Newborn vitamin K injections?

KaiaKaia Registered Users Posts: 8,815 Curl Connoisseur
Has anyone declined this? DH and I have been researching routine infant procedures, and we're leaning toward declining this as long as the birth goes well (no forceps, bruising, etc.) Right now, my plan is for me to take a vitamin K supplement, so the baby can get it through breastmilk. I've read I should watch out for signs of jaundice. Is there anything else I should know or watch for?
*Poster formerly known as Bailey422*

Here's all you have to know about men and women: women are crazy, men are stupid. And the main reason women are crazy is that men are stupid. ~ George Carlin

Comments

  • PhDCowPhDCow Registered Users Posts: 1,621 Curl Connoisseur
    You are so much more informed than I was!

    When the demons were born, I was on the OR table and hubby didn't know what to look for, so we had no idea what was going on!
    God doesn't give special kids to special parents. He takes ordinary, imperfect people, and gifts them with his greatest treasures. And therein, he creates special parents.

  • RedCatWavesRedCatWaves Registered Users Posts: 31,259 Curl Connoisseur
    I refused the Vit K injection with my 3rd baby...born by c-sec. I felt she wasn't in need of it because the birth wasn't rough on her. So, I just said no. I had to say it loudly, but they did abide by my decision. With my 4th baby (homebirth), the midwife did end up giving him the Vit K injection. We talked about it thoroughly before she did it (she carries it but doesn't generally give it) and finally decided that because the actual delivery had been very fast, and the baby's face got a little banged up on my tailbone in his quick exit, that it was probably a good idea to go ahead and give it to him.
  • mad scientistmad scientist Registered Users Posts: 3,530 Curl Neophyte
    Vitamin K deficiency is a clotting disorder, right? So I assume you'd want to keep out for unexplained bruises on your newborn.

    My son was a vacuum-assisted delivery so we opted for the injection.


  • geekygeeky Registered Users Posts: 4,995
    It may be required by law, in which case you need to file a religious/philosophic exemption form. The laws vary by state
    http://www.vaclib.org/exempt/florida.htm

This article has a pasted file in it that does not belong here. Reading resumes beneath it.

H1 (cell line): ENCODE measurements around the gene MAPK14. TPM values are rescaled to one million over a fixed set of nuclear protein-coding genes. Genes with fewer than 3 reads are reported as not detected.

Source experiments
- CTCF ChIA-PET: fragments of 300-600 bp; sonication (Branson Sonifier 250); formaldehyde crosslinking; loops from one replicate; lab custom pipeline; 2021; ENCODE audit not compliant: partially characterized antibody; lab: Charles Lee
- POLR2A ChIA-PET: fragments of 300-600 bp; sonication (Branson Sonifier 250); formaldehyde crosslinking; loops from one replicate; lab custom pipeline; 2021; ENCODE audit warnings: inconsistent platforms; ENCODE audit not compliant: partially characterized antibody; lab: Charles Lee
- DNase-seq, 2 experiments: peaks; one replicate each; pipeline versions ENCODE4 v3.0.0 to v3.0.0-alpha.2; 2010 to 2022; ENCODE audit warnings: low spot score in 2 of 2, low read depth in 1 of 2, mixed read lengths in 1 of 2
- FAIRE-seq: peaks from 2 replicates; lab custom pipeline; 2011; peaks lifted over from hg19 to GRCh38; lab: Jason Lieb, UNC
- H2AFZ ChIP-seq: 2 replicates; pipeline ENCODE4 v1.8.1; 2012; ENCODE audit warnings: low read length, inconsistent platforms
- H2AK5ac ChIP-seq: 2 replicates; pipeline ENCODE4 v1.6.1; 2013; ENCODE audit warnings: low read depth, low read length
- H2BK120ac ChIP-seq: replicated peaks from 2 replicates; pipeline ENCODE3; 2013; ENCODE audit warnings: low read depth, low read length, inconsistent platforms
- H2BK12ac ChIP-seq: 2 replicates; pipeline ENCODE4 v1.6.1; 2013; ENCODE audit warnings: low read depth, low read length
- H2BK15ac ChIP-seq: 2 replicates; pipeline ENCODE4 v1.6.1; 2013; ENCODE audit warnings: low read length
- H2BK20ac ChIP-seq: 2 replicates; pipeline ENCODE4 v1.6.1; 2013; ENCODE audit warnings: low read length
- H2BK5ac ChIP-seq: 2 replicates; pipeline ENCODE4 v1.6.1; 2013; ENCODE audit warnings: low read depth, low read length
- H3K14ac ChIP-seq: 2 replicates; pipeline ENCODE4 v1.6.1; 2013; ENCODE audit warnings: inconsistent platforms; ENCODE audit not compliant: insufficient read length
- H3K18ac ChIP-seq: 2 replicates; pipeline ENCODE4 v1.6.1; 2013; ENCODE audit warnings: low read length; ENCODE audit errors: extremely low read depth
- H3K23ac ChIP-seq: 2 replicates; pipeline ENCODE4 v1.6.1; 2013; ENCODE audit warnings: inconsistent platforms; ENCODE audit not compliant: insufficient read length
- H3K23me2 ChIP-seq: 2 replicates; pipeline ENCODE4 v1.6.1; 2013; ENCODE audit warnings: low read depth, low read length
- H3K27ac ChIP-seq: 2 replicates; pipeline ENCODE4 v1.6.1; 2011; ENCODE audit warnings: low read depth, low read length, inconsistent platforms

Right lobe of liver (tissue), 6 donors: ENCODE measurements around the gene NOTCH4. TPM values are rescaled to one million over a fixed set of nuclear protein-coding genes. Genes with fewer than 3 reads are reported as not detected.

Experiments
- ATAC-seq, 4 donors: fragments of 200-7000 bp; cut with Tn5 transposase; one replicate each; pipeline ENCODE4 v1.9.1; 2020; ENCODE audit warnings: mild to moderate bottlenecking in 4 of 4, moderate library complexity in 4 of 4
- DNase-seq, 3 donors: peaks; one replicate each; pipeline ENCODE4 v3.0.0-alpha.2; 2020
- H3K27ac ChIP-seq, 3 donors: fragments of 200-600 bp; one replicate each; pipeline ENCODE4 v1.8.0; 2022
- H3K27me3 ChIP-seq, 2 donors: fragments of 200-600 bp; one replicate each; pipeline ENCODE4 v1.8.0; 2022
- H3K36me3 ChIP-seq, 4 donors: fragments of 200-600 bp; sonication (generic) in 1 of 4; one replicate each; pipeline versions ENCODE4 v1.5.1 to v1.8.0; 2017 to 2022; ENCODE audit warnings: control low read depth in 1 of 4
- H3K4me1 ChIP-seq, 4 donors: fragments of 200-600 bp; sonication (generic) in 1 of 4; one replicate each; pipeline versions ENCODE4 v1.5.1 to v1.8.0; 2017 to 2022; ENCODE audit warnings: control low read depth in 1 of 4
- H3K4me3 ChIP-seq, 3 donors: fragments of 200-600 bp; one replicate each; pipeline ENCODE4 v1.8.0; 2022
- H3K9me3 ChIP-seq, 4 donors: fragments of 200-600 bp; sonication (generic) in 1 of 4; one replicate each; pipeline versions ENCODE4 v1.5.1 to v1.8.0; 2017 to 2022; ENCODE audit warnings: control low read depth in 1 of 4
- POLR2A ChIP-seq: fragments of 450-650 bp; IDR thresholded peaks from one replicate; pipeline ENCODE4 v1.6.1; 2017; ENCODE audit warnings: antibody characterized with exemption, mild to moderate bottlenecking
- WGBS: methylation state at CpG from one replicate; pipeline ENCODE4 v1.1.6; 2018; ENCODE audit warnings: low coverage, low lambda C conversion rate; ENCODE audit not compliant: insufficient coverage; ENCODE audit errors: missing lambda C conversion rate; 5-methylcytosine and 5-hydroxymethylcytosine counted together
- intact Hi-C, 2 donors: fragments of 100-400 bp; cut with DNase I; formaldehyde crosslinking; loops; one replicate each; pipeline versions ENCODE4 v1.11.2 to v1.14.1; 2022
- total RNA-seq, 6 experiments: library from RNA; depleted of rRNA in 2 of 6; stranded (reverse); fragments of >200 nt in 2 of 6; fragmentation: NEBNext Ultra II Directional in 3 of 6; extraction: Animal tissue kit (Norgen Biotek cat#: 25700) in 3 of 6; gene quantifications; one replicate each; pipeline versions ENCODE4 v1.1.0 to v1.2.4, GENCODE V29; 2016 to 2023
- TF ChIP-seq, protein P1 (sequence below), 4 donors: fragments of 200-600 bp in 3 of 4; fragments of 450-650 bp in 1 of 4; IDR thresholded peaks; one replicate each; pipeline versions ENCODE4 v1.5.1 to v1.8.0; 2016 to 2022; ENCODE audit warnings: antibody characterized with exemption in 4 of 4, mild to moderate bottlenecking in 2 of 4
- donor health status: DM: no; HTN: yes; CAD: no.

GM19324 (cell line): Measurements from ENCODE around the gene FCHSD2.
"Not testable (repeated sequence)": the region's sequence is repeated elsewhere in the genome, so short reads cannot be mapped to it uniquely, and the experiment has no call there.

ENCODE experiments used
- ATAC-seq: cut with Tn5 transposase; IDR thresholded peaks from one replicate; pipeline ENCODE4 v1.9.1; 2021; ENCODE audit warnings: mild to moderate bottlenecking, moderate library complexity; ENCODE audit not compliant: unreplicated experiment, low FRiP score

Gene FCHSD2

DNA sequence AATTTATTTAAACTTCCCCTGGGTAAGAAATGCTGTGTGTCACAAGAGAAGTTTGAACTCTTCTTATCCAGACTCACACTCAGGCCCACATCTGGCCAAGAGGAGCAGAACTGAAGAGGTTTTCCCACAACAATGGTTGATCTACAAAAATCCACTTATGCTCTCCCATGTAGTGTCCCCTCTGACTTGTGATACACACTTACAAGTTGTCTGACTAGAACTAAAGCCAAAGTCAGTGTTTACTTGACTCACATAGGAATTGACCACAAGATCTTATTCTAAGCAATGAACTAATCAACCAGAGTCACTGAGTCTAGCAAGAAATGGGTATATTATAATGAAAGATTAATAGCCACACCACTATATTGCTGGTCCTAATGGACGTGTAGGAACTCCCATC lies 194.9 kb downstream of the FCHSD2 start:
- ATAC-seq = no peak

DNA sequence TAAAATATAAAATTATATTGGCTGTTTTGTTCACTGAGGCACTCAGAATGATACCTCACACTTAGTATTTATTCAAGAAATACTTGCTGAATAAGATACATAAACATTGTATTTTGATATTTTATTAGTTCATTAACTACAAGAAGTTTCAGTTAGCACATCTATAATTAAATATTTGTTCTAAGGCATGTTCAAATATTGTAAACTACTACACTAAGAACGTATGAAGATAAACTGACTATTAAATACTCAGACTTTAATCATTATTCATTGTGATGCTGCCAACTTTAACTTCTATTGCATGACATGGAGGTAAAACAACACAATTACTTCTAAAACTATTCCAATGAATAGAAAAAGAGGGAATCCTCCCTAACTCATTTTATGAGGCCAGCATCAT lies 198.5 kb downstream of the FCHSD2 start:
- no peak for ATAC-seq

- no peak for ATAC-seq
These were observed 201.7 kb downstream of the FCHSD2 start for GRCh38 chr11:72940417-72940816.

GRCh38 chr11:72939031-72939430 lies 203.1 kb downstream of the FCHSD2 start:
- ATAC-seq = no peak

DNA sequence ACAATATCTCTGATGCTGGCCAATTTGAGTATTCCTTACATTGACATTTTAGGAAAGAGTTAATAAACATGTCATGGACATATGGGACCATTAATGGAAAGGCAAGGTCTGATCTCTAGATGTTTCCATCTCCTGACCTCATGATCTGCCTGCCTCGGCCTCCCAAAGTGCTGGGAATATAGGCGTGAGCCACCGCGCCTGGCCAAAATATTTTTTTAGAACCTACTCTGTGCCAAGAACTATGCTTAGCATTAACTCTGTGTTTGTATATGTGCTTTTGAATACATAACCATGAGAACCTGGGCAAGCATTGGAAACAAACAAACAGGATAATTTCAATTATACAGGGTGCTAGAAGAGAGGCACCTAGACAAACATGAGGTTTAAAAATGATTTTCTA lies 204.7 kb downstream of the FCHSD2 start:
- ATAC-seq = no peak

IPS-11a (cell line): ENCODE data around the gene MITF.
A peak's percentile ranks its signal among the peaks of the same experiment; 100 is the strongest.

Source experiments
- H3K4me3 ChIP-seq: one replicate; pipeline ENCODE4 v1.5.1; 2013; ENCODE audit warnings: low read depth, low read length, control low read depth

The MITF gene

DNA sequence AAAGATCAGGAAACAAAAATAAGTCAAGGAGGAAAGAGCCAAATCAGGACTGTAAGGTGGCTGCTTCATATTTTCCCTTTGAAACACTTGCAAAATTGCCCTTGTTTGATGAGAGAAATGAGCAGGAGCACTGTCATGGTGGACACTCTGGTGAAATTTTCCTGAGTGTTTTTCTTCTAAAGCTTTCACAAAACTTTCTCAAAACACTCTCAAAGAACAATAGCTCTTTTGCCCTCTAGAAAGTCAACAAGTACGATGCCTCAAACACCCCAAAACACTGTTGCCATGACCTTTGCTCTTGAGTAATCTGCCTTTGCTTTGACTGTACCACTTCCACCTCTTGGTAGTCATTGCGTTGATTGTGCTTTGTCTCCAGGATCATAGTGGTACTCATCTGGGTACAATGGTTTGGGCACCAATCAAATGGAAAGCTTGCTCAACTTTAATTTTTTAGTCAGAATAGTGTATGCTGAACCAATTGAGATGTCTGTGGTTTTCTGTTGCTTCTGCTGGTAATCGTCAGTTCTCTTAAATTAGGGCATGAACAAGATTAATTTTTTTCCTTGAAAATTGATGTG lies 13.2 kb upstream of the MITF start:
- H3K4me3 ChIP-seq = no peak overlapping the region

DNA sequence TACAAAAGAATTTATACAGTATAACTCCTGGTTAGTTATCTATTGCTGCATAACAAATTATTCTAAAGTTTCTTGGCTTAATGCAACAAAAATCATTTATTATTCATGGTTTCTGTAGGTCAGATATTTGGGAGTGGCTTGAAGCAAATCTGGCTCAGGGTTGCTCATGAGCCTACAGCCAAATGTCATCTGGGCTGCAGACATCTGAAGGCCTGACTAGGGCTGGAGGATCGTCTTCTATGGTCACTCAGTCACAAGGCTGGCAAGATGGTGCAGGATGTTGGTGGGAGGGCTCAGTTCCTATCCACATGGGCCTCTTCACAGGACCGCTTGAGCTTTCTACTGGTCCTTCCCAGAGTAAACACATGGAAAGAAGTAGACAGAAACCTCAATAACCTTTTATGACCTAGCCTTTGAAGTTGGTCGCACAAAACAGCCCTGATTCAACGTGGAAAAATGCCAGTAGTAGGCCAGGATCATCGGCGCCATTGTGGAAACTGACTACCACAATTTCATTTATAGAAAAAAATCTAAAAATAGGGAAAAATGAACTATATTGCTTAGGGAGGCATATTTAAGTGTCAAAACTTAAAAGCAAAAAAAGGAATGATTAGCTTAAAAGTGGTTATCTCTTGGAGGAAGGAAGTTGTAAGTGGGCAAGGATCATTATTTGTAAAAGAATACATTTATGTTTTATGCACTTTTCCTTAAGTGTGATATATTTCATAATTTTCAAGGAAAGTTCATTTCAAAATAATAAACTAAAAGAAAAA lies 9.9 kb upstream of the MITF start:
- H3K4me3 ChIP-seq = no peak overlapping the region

To Trenell, MizKerri and geeky:
    I pray none of you ever has to live in a communist state.

    Geeky is my hero. She's the true badass. The badass who doesn't even need to be a badass. There aren't enough O's in cool to describe her.
  • iris427iris427 Registered Users Posts: 6,002
    Bailey, have you thought about whether to refuse the eye goo too? The prophylactic antibiotic ointment they put in the baby's eyes. From what I know, it's basically that they assume every woman has gonorrhea or chlamydia, which can be passed to a baby during vaginal delivery and cause blindness. I think it's kind of upsetting that they just assume that, and I have never heard a hospital worker say that--they just say it's in case of infection. :?

    Anyway it makes the baby's vision blurry, so you may want to request they delay this until after the first hour, so the baby can see your faces during the first hour.
    3027585431_55b6195e50_s.jpg3028374752_0df4d81a1b_s.jpg3028422696_8dcef38baa_s.jpg
    TickerTicker.aspx?&TT=bdy&TT1=bdy&CL=29&CT=&CG=F&O=m_nestbirds&T=t_b14&D=20080913&M1=&D1=2009&T2=&T1=Baby+Iris&CC=0&CO=&step=5&radio=A
  • KaiaKaia Registered Users Posts: 8,815 Curl Connoisseur
    iris427 wrote:
    Anyway it makes the baby's vision blurry, so you may want to request they delay this until after the first hour, so the baby can see your faces during the first hour.

    Yup, that's the plan. I was going to just ask them to delay everything an hour, but then I started reading about the possible side effects of the Vit K. I haven't heard anything terrible about the "eye goo," so I think we'll let them do that one (after the initial bonding period).